Enable structural searching with sectionTypes
A sectionType is a concept particular to XTF that allows you to implement more sophisticated structure-aware searching (1), for instance return documents with the keyword “kumquat”, but only if it occurs in a “note” element. This is useful in situations where the appearance of a term in one part of a document would be more significant or perhaps have a different meaning than if it appeared in another part of a document.
Open the preFilters for all three of the XML content types (i.e., EAD, NLM, and TEI):
- Locate the templates near the top that are labeled “sectionType Indexing and Element Boosting”.
- All three of these content types have an element type that contains notes of various types (EAD: note; NLM: note|fn; TEI: note). To each of the preFilters, add a template that indexes these elements as sectionType. Use the existing templates as examples. (2)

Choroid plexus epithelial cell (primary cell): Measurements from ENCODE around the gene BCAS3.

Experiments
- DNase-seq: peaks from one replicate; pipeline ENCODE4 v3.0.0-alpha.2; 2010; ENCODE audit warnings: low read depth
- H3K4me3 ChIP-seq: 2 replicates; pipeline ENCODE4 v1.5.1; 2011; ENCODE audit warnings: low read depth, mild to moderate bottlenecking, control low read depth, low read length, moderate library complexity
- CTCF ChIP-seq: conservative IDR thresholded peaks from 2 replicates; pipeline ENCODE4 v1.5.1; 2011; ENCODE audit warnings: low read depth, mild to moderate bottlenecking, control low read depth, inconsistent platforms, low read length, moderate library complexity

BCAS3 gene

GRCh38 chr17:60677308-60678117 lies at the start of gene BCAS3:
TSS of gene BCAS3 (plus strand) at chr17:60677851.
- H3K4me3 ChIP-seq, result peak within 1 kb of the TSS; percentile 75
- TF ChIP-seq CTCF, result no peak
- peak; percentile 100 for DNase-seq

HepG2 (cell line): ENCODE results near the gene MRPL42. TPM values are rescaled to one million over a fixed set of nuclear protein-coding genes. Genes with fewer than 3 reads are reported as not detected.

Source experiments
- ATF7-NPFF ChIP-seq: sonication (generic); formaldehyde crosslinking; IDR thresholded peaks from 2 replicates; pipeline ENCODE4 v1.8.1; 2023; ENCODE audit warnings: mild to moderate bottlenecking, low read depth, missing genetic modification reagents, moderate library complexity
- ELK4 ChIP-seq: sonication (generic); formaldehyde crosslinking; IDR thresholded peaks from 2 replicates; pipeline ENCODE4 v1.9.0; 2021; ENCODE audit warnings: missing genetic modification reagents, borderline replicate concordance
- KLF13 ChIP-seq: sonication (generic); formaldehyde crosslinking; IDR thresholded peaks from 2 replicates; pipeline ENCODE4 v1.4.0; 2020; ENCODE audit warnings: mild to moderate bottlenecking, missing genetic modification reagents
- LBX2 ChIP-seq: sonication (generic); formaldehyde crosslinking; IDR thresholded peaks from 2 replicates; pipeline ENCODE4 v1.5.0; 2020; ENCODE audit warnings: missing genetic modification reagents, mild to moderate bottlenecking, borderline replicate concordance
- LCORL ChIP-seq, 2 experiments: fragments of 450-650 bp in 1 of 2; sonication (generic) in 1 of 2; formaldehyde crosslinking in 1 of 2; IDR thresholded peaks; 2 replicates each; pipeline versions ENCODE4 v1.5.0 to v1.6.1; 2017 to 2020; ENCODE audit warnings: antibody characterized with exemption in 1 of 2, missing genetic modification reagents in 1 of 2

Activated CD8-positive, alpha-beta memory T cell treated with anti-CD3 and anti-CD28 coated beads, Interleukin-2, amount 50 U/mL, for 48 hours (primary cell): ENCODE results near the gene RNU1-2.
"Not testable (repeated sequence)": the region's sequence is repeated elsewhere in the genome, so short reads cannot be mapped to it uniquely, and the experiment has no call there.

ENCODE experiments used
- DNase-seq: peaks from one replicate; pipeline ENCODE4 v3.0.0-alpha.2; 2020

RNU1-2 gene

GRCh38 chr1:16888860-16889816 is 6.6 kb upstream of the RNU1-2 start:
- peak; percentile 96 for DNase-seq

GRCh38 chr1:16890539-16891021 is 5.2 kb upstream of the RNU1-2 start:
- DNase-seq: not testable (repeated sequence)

- Shut down tomcat.
- Do a clean re-index.
- Start up tomcat.
- Make sure you are still getting results.
Now we have to enable searching on this new section type. Open:
Look for the part of the search form labeled “Section” and add a new xsl:when for $sectionType = ‘note’.
- Add a “note” radio button to each of the xsl:when elements, as well as the xsl:otherwise statement, so it is always present.
- Go to the Advanced search form and check the functionality. (HINT: A search for “group*” should give you a good result set.)
Next tutorial step:
(1) Unlike a full XML search engine or database, XTF requires that you define the elements you want to search within at index time. Ad hoc structural queries are not supported. The explanation is long, but basically this is in the interest of efficiency.
(2) You will notice a strange construct in the TEI preFilter, where rather than referring directly to the element name, we use local-name()=’note’. This is because TEI elements, depending on what version you are using, might use namespaces. local-name() as a convenient way of referring to an element whether it has a namespace or not.